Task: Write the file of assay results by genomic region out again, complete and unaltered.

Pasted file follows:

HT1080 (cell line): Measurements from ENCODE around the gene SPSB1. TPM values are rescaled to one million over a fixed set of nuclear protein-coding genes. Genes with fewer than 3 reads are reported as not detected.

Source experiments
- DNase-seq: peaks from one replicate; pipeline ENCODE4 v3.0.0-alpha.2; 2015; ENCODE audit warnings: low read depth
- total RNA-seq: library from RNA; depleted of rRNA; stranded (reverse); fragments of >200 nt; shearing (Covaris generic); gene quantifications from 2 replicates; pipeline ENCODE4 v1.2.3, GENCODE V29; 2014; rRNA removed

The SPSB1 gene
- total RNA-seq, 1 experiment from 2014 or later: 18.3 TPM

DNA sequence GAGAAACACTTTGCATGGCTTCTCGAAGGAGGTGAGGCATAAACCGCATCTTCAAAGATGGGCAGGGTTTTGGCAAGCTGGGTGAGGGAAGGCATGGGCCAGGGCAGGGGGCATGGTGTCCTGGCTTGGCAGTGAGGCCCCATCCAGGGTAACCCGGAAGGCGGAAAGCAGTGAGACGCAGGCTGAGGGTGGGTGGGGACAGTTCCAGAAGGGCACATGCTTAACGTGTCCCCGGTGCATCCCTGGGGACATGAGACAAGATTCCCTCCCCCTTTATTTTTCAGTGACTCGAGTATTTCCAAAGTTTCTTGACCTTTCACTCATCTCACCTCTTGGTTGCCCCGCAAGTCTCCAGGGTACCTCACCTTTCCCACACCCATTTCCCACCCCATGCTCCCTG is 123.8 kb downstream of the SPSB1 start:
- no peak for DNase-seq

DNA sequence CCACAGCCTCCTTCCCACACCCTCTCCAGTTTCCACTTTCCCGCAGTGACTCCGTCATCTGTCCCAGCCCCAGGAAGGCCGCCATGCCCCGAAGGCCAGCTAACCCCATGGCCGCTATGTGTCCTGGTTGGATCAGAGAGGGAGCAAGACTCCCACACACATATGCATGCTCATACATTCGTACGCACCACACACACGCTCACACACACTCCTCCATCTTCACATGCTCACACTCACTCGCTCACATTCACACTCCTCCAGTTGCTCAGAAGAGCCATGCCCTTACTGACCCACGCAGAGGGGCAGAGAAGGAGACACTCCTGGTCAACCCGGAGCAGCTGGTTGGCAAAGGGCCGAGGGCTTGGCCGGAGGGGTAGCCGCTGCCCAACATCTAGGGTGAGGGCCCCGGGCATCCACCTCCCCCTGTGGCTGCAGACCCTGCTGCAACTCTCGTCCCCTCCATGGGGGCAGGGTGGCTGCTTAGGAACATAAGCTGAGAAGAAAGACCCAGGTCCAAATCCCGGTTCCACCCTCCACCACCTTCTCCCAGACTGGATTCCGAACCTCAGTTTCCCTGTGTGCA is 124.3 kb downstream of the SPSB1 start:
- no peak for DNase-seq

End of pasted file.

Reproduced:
HT1080 (cell line): Measurements from ENCODE around the gene SPSB1. TPM values are rescaled to one million over a fixed set of nuclear protein-coding genes. Genes with fewer than 3 reads are reported as not detected.

Source experiments
- DNase-seq: peaks from one replicate; pipeline ENCODE4 v3.0.0-alpha.2; 2015; ENCODE audit warnings: low read depth
- total RNA-seq: library from RNA; depleted of rRNA; stranded (reverse); fragments of >200 nt; shearing (Covaris generic); gene quantifications from 2 replicates; pipeline ENCODE4 v1.2.3, GENCODE V29; 2014; rRNA removed

The SPSB1 gene
- total RNA-seq, 1 experiment from 2014 or later: 18.3 TPM

DNA sequence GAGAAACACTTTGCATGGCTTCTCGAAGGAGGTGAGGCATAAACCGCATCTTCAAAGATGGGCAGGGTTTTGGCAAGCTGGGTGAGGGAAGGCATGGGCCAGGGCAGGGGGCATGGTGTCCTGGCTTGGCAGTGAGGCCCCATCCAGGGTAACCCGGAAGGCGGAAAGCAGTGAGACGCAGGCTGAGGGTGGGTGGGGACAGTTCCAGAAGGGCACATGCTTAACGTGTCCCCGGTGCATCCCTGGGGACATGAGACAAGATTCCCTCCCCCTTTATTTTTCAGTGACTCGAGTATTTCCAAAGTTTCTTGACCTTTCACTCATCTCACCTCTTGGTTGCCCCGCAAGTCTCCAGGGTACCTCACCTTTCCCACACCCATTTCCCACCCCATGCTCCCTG is 123.8 kb downstream of the SPSB1 start:
- no peak for DNase-seq

DNA sequence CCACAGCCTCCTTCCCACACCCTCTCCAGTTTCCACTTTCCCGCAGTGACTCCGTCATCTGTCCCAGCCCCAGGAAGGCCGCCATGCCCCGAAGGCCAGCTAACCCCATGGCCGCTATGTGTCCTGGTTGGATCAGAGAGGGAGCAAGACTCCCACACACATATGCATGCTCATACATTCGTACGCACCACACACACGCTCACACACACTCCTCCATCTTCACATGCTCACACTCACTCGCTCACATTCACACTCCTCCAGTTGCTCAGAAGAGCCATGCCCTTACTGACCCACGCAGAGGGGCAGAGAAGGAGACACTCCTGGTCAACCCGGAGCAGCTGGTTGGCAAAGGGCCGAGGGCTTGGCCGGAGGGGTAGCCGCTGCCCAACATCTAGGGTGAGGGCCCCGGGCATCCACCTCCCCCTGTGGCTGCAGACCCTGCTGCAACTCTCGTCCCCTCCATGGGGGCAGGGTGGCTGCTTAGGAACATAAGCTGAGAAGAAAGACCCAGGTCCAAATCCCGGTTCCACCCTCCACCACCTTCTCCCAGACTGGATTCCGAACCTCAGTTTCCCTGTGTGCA is 124.3 kb downstream of the SPSB1 start:
- no peak for DNase-seq